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Five Things You’ll Learn During Law School

Five Things You’ll Learn During Law School

  • Education
  • Student Tips
Joanna HughesMay 30, 2018

Applying to law school is an intensive process. And while getting your acceptance letter may seem like the culmination of a long and arduous journey, it’s really only just the beginning. Up next comes law school, where you can expect to learn many things -- not all of which are directly related to the curriculum. Read on for a roundup of five unexpected things you can expect to learn while in law school.

1. Law school may not actually teach you “lawyering.”

Think you’ll learn everything you need to know to practice as a law professional during your three years in law school? Think again. Proposes the New York Times, “Law schools have long emphasized the theoretical over the useful, with classes that are often overstuffed with antiquated distinctions, like the variety of property law in post-feudal England.” As a result, continues the piece, “clients have essentially underwritten the training of new lawyers, paying as much as $300 an hour for the time of associates learning on the job.”

This is changing, however, as more firms are objecting to training associates on their own dimes. In an effort to keep pace with the changing culture, law schools are also stepping up by adding programs aimed at providing practical, real-world training.

There is good news, however: If you got into law school, you already know how to think like a lawyer. Learning how to apply that knowledge is the critical next step.

2. People will assume you know everything about the field of law.

The field of law is complex. While there’s no way to know everything about everything pertaining to the ins and outs of law -- especially if you’re in your first year of law school -- people will expect you to be the expert on all things law.

Recommended reading: How to study in law school?

3. You WILL be asked for legal advice.

But it doesn’t end with people expecting you to be a one-person law library. These same people will also come to you for legal advice. Given that you’ve still got a lot to learn, it makes sense to politely opt out when this (invariably) happens.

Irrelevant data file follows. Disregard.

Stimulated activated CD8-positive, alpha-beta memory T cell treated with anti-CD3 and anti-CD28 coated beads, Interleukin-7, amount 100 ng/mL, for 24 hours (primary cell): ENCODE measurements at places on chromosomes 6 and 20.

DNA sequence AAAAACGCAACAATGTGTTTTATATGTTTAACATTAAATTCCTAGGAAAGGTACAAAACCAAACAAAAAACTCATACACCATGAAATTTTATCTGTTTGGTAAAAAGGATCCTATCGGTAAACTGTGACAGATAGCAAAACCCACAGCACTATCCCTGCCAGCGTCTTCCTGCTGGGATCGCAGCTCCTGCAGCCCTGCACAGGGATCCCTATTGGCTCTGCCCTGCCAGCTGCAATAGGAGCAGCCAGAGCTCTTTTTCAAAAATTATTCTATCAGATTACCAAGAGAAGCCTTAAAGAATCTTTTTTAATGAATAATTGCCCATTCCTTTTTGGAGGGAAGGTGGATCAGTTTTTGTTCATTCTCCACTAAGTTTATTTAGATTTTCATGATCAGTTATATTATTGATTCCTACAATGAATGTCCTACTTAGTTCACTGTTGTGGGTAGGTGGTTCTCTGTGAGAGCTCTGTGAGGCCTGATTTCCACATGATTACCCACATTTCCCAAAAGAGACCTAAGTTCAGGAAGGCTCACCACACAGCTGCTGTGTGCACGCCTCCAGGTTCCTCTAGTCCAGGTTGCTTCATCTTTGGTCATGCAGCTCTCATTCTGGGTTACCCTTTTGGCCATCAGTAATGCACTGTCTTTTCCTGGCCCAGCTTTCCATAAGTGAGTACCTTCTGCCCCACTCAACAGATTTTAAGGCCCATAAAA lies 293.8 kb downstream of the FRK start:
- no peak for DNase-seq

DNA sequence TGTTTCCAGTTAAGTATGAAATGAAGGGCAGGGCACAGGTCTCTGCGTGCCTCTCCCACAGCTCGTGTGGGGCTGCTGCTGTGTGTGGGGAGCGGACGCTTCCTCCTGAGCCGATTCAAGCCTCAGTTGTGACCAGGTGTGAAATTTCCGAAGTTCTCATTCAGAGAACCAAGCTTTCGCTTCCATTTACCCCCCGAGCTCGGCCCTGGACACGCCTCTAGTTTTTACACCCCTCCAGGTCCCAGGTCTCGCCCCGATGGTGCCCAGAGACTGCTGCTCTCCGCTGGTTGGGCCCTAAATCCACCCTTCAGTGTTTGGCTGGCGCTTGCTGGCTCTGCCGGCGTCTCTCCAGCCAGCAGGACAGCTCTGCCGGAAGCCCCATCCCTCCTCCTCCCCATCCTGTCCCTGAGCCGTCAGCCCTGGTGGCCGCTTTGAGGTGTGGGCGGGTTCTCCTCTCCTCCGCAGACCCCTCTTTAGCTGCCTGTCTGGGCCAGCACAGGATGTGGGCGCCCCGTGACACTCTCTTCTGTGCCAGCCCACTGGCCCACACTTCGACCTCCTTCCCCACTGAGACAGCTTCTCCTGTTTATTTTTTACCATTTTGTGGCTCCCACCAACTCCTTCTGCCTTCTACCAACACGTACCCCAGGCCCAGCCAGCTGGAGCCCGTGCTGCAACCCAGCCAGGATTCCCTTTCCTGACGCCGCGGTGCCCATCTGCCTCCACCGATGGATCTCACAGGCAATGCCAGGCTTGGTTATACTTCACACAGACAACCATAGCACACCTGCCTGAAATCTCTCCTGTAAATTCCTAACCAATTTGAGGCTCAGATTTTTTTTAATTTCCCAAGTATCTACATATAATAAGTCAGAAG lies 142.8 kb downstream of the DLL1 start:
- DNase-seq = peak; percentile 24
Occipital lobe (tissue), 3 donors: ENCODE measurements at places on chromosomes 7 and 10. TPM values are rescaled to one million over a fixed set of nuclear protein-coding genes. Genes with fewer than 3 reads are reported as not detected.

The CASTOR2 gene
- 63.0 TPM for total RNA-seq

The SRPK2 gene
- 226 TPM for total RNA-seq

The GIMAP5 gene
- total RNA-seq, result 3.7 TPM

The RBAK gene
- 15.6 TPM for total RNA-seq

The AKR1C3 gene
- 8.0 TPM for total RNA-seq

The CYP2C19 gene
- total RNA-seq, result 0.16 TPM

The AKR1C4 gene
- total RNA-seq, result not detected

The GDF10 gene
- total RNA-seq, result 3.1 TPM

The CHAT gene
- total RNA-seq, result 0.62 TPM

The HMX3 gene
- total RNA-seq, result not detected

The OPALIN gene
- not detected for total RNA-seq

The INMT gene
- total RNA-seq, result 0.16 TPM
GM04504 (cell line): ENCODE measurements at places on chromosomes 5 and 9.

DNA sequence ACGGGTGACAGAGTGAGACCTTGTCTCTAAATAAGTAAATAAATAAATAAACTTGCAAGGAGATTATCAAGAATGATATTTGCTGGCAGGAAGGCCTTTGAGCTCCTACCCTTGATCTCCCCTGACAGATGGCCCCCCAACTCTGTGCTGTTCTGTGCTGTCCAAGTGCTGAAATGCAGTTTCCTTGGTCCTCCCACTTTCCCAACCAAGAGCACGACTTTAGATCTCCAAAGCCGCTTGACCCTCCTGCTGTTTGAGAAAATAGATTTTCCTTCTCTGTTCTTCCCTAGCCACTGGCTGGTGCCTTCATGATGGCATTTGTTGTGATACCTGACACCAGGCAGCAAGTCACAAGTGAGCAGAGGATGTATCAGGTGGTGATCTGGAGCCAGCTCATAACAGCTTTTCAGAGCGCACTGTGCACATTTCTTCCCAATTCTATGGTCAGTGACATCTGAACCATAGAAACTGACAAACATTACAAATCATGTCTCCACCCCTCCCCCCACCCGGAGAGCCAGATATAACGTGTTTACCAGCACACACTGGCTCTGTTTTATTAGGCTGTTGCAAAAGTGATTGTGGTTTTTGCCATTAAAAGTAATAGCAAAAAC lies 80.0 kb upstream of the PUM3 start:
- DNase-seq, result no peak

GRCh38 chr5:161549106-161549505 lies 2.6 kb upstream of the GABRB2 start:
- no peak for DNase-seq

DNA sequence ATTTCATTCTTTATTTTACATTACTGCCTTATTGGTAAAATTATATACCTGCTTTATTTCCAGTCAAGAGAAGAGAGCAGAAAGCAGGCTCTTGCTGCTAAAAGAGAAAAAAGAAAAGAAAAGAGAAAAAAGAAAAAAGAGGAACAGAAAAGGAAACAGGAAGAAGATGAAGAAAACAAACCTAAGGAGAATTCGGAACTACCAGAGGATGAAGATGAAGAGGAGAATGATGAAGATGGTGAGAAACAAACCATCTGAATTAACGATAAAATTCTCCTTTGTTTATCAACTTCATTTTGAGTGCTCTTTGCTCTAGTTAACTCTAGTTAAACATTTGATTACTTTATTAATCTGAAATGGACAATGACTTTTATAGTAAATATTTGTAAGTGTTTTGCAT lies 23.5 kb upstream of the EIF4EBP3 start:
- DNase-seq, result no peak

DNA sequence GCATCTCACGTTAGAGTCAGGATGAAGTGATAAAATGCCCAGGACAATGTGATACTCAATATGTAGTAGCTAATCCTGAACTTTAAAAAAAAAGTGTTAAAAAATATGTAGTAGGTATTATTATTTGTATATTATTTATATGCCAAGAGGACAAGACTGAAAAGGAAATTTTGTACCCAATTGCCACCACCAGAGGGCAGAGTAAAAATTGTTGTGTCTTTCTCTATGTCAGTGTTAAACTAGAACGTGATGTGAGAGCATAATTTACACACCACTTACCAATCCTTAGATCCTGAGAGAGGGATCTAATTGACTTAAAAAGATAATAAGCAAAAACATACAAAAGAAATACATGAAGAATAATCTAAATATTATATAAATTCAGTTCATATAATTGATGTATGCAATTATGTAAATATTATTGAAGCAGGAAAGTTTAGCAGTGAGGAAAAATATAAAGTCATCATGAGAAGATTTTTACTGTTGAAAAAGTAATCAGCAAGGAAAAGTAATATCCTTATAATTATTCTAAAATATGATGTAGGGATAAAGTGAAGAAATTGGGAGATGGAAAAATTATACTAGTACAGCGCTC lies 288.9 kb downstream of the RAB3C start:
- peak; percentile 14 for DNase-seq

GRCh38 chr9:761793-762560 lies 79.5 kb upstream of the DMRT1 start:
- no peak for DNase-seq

Thomas J. Simeone, Esq. told Law Crossing, “Even though we all want to help out a friend, it is better to say ‘I don't know’ than it is to try to help in an area where you are not sufficiently knowledgeable, make a mistake and then have to say ‘I'm sorry.’ So, if it is a serious or significant legal matter, refer them to someone else and offer to consult with them informally; while they may not like that as much as if you helped them; it will be better in the long term.”

4. You will question your choice to be a lawyer.

Law is a well-respected profession with many upsides. But there will be challenges along the way -- challenges which may rethink your decision to pursue a career in law. A tight job market, massive amounts of reading, and the competitive law school environment can make you wonder why you’re pursuing this path.

While occasional uncertainty is perfectly natural, there are some steps you can take to avoid succumbing to constant second-guessing. For starters, the decision to pursue a career in law should not be taken lightly; so before applying to law school, make sure your motivations are on point. Revisiing these motivations when you start to question your choice can help you overcome any mental hurdles.

5. Classroom discussions are not enough.

We’ve already established that most law school classrooms fail to address the practical aspects of being a lawyer. But neither do they provide all the knowledge you’ll need to be a lawyer, either.

“This is the biggest area of misunderstanding in law school. In order for you to excel in law school you must memorize, apply and dissertate the law. During class time you do not have enough time to do all three so short cuts must be taken. Professors are not teachers and they are there to provoke independent thought and as such they will only go over the application of the law as this is the most difficult area that cannot always be learned in a vacuum. You are supposed to have learned or memorized the law before you go to class,” explains the website Law School Secrets to Success.

In other words, the assigned reading is not optional or extraneous; rather, it’s very much a necessity when it comes to getting the most out of your time in the classroom.

Ultimately, there’s no way to know everything about law school before you get there. But going into your first year with open eyes -- and an open mind -- can help you get off to the very best start.

Joanna Hughes

Joanna worked in higher education administration for many years at a leading research institution before becoming a full-time freelance writer. She lives in the beautiful White Mountains region of New Hampshire with her family.

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